Plasma and cerebrospinal fluid pharmacokinetics of rebeccamycin (NSC 655649) in nonhuman primates

Cancer Chemother Pharmacol. 2004 Aug;54(2):127-30. doi: 10.1007/s00280-004-0787-0. Epub 2004 May 18.


Purpose: The rebeccamycins, indolocarbazole topoisomerase I poisons originally discovered in actinomycetes, have shown activity in vitro against a range of adult and pediatric tumors. The derivative NSC 655649 (diethylaminoethyl analog of rebeccamycin, or DEAE rebeccamycin) is currently undergoing early-phase human studies and has shown some signs of antitumor activity. We studied the plasma and cerebrospinal fluid (CSF) pharmacokinetics of NSC 655649 after systemic administration in a nonhuman primate model that is predictive of anticancer drug behavior in humans.

Design: A dose of 400 mg/m2 was infused over 1 h to three rhesus monkeys. Serial blood and CSF samples were collected. Rebeccamycin concentrations were measured by high-pressure liquid chromatography. Pharmacokinetic analysis was performed using compartmental and noncompartmental methods.

Results: A two-compartment or three-compartment model described rebeccamycin pharmacokinetics in plasma adequately. In two animals, the three-compartment model provided a better fit, and in one animal, the two-compartment model was better. The terminal half-life was 730+/-410 min, the AUC was 3130+/-425 microM min, and the clearance was 190+/-25 ml/min/m2. Rebeccamycin was below the limit of quantitation in all CSF samples. The animals had some nausea and agitation during and shortly after the infusion that responded to treatment with prochlorperazine or diazepam. Otherwise, rebeccamycin was well tolerated with minimal toxicity.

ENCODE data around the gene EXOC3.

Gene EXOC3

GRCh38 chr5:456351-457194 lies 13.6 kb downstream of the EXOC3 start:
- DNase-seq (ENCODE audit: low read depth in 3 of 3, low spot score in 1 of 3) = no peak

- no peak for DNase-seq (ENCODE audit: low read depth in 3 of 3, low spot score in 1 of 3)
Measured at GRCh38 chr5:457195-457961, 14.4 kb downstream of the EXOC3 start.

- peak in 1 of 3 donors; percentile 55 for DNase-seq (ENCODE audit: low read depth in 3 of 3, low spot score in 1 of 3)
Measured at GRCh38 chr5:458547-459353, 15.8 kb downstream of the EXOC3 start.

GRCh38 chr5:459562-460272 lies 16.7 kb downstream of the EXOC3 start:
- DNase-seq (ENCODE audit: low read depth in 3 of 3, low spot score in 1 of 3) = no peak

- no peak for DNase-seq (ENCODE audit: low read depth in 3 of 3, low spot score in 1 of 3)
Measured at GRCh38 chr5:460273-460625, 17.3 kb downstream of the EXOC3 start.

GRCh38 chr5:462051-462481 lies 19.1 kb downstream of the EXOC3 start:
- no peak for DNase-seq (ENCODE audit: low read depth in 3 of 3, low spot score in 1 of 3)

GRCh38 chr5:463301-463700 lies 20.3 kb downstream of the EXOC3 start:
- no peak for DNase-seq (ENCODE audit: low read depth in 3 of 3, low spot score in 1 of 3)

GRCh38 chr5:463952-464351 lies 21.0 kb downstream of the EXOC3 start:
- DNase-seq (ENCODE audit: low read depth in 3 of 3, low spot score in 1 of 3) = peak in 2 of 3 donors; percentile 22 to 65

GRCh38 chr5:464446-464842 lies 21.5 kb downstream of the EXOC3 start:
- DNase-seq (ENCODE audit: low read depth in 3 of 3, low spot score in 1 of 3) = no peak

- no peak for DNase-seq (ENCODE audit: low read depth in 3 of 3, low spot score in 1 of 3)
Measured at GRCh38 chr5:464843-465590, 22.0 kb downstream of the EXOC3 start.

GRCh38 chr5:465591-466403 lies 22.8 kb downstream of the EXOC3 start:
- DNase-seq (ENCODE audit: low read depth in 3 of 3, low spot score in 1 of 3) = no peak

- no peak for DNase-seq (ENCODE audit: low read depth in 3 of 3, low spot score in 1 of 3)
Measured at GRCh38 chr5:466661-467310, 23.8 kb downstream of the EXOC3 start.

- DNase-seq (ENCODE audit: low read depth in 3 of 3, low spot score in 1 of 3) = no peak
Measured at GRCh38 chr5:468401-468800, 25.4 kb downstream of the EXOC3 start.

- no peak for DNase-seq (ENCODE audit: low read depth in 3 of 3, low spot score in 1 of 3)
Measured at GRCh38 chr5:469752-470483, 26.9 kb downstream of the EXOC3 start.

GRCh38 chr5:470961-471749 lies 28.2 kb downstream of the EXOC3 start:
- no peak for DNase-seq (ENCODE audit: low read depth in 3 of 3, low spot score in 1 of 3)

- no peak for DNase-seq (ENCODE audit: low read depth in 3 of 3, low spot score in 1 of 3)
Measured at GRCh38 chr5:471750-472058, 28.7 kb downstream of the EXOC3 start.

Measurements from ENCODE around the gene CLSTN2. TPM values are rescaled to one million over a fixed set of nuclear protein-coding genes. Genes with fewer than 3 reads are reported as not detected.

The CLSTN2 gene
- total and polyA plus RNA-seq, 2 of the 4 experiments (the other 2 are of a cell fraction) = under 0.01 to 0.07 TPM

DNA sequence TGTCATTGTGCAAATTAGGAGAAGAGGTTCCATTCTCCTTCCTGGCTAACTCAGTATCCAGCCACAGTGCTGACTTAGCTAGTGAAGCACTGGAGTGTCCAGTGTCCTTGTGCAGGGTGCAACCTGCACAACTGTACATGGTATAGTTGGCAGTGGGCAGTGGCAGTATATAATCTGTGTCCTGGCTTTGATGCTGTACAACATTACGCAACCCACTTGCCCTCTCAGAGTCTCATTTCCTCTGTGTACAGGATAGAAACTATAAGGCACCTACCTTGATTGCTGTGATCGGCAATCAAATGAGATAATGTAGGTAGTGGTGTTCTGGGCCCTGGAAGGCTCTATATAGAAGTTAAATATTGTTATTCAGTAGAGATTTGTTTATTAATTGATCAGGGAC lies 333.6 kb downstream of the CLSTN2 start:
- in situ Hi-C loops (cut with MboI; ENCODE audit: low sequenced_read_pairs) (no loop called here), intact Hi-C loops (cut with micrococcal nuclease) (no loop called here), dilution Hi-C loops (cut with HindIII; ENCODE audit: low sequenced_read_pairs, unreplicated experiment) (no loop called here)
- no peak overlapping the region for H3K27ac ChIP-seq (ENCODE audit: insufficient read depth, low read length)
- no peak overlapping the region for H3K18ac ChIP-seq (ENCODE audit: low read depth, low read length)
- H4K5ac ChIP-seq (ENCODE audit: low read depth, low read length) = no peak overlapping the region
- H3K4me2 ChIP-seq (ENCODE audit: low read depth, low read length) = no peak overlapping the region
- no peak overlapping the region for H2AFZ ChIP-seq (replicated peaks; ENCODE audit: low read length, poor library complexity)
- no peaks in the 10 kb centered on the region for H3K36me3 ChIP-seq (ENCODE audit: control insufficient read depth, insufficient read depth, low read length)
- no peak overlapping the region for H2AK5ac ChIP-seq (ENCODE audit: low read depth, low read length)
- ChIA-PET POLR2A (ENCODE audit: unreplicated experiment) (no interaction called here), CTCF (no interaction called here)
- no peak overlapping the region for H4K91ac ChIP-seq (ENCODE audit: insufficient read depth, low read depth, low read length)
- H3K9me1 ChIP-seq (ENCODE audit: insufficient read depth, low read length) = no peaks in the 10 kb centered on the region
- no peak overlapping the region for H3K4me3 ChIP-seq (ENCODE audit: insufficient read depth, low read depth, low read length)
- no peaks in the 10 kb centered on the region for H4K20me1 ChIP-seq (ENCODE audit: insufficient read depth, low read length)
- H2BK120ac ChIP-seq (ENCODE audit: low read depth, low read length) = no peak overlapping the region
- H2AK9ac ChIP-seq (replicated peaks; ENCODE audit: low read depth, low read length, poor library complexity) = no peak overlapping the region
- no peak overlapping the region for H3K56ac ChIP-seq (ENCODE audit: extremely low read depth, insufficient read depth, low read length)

Conclusion: Rebeccamycin penetrates poorly into the CSF following an intravenous infusion. Therefore, systemically administered rebeccamycin is unlikely to be an important agent for the treatment of leptomeningeal tumors. Because the drug is associated with local irritation at injection sites, it is not an ideal candidate for development as an intrathecal agent. However, the role of rebeccamycin in the treatment of parenchymal brain tumors should be determined in clinical trials.

Publication types

  • Research Support, Non-U.S. Gov't

MeSH terms

  • Animals
  • Area Under Curve
  • Blood-Brain Barrier
  • Carbazoles / administration & dosage
  • Carbazoles / pharmacokinetics*
  • Cerebrospinal Fluid / chemistry
  • Indoles / administration & dosage
  • Indoles / pharmacokinetics*
  • Infusions, Intravenous
  • Macaca mulatta
  • Male
  • Meningeal Neoplasms / drug therapy
  • Models, Theoretical*


  • Carbazoles
  • Indoles
  • rebeccamycin